Shipshewana, a small town just south of Interstate 80 in Northern Indiana, has become identified as a tourist Mecca with a special focus on the local, peaceful Amish. The broad highways leading into the bucolic community have wide lanes on either side so the Amish can safely drive their buggies into town.
But a battle is forming in Shipshewana over the issue of alcohol. A convenience store, Gas America, has applied to the LaGrange County Alcoholic Beverage Board for a permit to sell warm beer and wine in town. Much of the community does not like the idea.
Kevin Lambright of Shipshewana Auction, just south of the center of town, expressed his opposition. “This is something we don’t need or desire in our community,” he said. Mr. Lambright has collected 180 signatures—out of the 500 residents in the town—on a petition which opposes the proposal. “It’s a good test, a good opportunity, a good challenge for us as a community to come together and say this is still an important factor,” he said, referring to the prohibition.
Linda Zehr, from the business Simple Sounds, one of many merchants involved in the protest, also expressed her opposition. She explained that the gas station had attempted to obtain a similar license once before, but then they had simply withdrawn their permit application. “We’ve always been a quiet dry town,” Zehr said.
Lambright was arranging van or bus transportation so the local Amish could attend the meeting of the county Alcoholic Beverage Board this week, where the permit application will be discussed and perhaps voted upon. The Shipshewana Town Board has already voted its opposition to the measure.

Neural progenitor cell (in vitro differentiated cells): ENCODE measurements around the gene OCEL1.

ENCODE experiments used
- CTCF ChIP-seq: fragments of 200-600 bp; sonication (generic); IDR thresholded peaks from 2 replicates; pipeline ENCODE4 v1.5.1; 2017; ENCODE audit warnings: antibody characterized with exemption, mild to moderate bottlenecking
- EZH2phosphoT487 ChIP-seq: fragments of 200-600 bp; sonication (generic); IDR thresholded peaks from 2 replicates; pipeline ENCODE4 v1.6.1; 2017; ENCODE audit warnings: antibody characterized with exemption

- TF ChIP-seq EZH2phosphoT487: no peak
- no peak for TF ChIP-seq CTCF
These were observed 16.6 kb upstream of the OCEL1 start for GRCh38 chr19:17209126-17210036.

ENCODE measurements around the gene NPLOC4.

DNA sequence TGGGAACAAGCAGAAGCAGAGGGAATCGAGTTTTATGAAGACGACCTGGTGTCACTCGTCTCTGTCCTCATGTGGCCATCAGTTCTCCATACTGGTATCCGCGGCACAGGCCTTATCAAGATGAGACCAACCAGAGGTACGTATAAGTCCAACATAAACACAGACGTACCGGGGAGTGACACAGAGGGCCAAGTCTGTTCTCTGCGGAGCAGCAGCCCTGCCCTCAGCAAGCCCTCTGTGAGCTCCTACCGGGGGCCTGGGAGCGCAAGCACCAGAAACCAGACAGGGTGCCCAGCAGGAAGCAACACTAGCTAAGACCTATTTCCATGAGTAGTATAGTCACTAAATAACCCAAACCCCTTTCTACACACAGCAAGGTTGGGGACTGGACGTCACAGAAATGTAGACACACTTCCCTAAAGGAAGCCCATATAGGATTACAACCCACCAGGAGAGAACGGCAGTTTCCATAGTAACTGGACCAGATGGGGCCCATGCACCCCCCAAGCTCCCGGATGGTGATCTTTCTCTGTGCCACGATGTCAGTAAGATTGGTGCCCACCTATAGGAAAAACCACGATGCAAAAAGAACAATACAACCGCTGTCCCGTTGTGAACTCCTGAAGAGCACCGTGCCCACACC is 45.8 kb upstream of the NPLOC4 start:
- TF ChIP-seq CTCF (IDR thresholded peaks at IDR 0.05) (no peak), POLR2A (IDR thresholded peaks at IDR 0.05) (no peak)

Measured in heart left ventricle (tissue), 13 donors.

Some residents expressed their support for the proposal, since Shipshewana is a major tourist town, and tourists like to drink. But others believe that the dry nature of the community attracts tourists. There is one facility in town where, if people rent a room for a party, they can have someone else provide liquor for an event. But there is no place to walk in off the street and purchase alcoholic beverages.
It is not yet clear from the numerous media reports how the Amish of LaGrange County actually view the proposal, but typically their elders would oppose it. Drinking, especially by young people, is an issue that Amish churches sometimes have to deal with. Teenagers raised in Amish families are not yet church members, so adults have to react carefully to avoid alienating the next generation.
Of course the media like to portray the rumspringa, the running around period by Amish young people, as a time for partying, excessive alcohol, drugs, and sex. Television series, print literature, and movies have been devoted to the phenomenon. British director Lucy Walker made a film called “Devil’s Playground,” released in 2003, which explored the rowdy lives of a few LaGrange County Amish youths. She used over three hundred hours of footage to put together her 77 minute documentary, which showed people smoking, using illegal drugs, drinking, partying, and having pre-marital sexual encounters. One young man featured in the film took up drug dealing to support his expensive addiction.
A scholarly analysis by Stevick (2007) of the growing up period among the Amish points out that the wildness of the rumspringa period is overblown by the media. “Devil’s Playground” may have been a carefully created documentary, but it only portrays a small fringe of the Amish in LaGrange County.
Stevick indicates that the vast majority of young Amish would not permit a visiting filmmaker to photograph them doing anything, and the experiences of the drug user captured by Walker are hardly the norm. He argues that the daily activities of the vast majority of Amish young folks—weekly singing, hanging out with friends—would make for a very dull film.
The author adds that some drinking does occur among young, un-baptized Amish people in many smaller settlements, but drug use is rare.